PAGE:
Memories Made (And Mushrooms Consumed) at Meany's Mushroom Weekend

Each year, Meany Lodge hosts a sold-out mushroom weekend. Foragers descend on the lodge to learn about all things mushroom. It's a truly mycological weekend.
Anita Elder Anita Elder
Seattle Photography Committee Chair
October 10, 2018
Memories Made (And Mushrooms Consumed) at Meany's Mushroom Weekend

Each year, The Mountaineers pair up with the Puget Sound Mycological Society to host a mushroom weekend at Meany Lodge. This special weekend offers attendees a great space to learn about foraging mushrooms in the northwest, both for in food and for other purposes. Besides a bed at the lodge, guests are treated to a wide range of mushroom treats and entrees, making this much-anticipated weekend an event not to be missed!

20181006_081631.jpgMushroom examples on tables during the friday night lecture.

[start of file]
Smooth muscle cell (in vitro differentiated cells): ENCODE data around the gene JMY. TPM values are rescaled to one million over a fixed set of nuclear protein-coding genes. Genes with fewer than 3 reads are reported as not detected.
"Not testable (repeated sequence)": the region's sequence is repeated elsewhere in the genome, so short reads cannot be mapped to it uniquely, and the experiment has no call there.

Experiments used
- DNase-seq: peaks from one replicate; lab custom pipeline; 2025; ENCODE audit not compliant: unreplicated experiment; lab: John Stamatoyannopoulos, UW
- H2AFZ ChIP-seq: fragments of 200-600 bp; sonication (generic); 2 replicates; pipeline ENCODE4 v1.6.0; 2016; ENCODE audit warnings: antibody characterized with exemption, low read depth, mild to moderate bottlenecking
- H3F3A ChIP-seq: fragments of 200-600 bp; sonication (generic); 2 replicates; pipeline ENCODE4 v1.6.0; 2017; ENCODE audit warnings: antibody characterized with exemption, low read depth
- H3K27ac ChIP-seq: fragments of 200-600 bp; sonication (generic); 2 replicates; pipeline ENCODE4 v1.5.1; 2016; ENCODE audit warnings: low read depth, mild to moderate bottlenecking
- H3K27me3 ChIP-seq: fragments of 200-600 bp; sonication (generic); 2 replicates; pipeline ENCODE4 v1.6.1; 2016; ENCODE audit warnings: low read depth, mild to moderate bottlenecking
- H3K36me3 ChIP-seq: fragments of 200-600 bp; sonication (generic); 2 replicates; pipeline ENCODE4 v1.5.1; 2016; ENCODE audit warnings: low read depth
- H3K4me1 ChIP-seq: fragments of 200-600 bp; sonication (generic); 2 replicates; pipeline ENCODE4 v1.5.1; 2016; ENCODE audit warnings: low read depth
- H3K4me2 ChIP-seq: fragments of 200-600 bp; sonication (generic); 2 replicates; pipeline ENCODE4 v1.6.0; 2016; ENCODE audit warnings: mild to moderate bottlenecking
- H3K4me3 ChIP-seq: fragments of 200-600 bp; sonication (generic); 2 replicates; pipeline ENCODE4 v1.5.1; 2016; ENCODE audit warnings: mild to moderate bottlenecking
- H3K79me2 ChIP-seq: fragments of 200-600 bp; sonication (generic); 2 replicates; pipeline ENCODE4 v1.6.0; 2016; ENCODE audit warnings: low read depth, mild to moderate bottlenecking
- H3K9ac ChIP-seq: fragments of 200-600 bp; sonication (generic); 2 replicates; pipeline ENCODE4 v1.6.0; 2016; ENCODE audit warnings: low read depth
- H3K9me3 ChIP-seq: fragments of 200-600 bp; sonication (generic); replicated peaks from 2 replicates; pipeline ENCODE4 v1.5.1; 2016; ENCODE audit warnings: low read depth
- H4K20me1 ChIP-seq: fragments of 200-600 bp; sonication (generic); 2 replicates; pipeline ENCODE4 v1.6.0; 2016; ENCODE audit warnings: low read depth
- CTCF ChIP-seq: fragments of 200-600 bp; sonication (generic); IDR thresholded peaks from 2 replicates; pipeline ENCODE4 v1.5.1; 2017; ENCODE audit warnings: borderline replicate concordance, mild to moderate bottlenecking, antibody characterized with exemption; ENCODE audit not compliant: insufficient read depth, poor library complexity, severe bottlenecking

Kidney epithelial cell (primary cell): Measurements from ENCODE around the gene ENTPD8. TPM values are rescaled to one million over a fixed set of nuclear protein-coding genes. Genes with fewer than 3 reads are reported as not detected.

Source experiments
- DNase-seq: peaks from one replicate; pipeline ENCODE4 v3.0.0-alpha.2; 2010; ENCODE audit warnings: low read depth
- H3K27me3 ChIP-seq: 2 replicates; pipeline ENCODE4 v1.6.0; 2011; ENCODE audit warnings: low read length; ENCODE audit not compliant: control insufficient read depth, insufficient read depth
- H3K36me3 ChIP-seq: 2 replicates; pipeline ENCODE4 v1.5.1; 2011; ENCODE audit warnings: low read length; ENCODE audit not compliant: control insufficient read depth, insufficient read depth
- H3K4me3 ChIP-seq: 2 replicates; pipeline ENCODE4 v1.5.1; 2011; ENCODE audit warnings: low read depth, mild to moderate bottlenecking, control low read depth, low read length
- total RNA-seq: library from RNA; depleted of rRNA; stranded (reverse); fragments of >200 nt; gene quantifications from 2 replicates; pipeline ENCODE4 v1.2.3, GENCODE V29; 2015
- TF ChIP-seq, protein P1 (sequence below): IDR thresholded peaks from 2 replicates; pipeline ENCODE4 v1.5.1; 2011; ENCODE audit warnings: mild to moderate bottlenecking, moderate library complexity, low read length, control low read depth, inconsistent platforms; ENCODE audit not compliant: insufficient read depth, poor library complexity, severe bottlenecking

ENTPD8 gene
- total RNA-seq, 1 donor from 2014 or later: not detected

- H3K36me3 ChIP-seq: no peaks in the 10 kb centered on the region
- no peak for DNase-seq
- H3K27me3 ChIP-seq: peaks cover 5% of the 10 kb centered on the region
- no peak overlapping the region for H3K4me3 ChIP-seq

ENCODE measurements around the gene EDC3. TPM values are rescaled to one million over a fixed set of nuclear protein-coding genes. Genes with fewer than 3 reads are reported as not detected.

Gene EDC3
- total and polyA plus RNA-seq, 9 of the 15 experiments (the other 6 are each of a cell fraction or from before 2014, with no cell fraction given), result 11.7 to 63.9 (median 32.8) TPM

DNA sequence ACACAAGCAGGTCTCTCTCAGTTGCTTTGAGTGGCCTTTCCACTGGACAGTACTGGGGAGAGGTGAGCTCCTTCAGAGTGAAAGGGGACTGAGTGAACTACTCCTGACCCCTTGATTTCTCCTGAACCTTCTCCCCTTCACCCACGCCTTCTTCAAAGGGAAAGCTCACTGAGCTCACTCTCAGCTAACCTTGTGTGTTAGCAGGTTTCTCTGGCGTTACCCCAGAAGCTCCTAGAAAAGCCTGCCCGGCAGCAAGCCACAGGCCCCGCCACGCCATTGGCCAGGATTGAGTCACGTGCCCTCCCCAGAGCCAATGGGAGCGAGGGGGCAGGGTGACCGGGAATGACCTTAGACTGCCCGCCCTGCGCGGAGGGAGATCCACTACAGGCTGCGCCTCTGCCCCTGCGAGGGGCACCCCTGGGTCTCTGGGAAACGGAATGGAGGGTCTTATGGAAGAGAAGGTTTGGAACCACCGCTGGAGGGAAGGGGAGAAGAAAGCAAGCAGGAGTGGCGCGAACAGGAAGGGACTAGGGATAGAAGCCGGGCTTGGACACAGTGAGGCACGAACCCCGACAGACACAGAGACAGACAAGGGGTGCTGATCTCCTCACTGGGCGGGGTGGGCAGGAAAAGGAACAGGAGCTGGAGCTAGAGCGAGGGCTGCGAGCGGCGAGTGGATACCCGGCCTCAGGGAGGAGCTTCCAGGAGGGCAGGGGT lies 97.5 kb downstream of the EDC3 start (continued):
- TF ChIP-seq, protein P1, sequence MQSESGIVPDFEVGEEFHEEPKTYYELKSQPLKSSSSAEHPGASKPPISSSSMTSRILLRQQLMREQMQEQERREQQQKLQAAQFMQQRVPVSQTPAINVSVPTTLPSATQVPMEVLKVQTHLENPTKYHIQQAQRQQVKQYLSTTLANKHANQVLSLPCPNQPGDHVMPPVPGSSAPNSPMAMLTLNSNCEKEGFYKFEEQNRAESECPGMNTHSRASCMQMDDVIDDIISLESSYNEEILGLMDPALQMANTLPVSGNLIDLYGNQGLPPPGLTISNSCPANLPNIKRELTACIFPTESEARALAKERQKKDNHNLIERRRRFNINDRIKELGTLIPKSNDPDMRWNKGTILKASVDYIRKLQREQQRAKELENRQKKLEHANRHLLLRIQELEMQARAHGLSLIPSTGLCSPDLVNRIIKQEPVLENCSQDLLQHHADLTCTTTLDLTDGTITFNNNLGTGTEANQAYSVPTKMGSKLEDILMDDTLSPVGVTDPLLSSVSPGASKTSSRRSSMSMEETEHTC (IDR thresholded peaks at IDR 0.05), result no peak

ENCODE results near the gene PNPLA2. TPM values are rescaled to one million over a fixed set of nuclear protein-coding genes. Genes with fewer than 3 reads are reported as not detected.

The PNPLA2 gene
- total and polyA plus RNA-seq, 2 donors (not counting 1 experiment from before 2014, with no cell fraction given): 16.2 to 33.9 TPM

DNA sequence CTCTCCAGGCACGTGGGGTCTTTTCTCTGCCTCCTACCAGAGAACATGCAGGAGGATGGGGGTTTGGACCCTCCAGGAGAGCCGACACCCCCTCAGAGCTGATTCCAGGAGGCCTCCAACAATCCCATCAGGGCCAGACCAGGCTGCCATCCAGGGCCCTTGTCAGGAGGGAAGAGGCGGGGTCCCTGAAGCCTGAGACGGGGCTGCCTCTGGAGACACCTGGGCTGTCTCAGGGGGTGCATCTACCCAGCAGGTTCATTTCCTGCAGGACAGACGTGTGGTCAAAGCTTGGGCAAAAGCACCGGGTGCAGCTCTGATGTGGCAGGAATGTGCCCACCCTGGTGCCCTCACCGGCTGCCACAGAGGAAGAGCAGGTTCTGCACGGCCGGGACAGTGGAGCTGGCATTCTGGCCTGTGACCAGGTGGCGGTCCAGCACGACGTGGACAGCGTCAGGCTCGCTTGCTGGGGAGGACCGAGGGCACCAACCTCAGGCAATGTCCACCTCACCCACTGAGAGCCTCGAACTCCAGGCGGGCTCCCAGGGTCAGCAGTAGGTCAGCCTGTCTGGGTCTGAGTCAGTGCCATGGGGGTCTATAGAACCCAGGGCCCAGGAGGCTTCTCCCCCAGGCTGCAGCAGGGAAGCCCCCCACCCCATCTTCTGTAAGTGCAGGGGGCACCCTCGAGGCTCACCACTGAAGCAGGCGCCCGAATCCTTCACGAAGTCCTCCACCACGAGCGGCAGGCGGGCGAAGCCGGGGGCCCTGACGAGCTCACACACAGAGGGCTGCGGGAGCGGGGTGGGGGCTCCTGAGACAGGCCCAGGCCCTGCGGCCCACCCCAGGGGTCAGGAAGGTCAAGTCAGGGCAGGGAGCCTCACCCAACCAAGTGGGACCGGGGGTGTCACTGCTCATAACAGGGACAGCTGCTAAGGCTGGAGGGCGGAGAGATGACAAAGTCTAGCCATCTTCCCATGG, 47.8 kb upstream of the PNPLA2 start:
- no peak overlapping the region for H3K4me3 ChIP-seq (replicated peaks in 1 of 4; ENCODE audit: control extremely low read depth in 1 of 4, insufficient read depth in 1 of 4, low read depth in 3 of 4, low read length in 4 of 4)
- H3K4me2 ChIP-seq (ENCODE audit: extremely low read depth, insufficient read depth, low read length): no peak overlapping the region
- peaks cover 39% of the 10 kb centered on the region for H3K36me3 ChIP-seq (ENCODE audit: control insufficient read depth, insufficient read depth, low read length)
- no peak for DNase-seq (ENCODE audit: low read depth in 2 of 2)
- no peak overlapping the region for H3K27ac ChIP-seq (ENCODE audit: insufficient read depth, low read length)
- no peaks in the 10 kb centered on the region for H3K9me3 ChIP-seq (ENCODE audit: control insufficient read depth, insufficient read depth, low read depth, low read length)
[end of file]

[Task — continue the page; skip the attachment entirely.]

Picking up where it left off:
Weekend Report

I picked up three other would-be foragers at the park and ride and departed Seattle around 4pm last Friday, October 5. I'd attended two previous mushroom weekends, but my car buddies had never been to Meany Lodge, let alone mushroom weekend!

It was raining hard as we drove to Snoqualmie Summit, but I saw it as a blessing since mushrooms usually pop up after a good rain. We stopped at the summit to eat dinner and to kill some time before arriving after 7pm.

It was dark by the time we arrived, so I was glad our lodge host Chuck was outside directing people where to park (visibility was low between the dark sky and hard rain coming down). Once parked, I quickly led my car buddies inside and directed them upstairs to find a bunk.

20181007_093913.jpgVolunteer cooks in the kitchen.

Friday nights of mushroom weekend include an identification lecture (usually with Jerry Stein and Danny Miller) along with mushroom canapes and dessert. The food is worth bragging about; we enjoyed mushroom dip, popcorn with truffle oil, champignons flambés, and wine baked pears filled with orange mascarpone cheese and a wine reduction. Tea, coffee, and hot chocolate were also available at all times.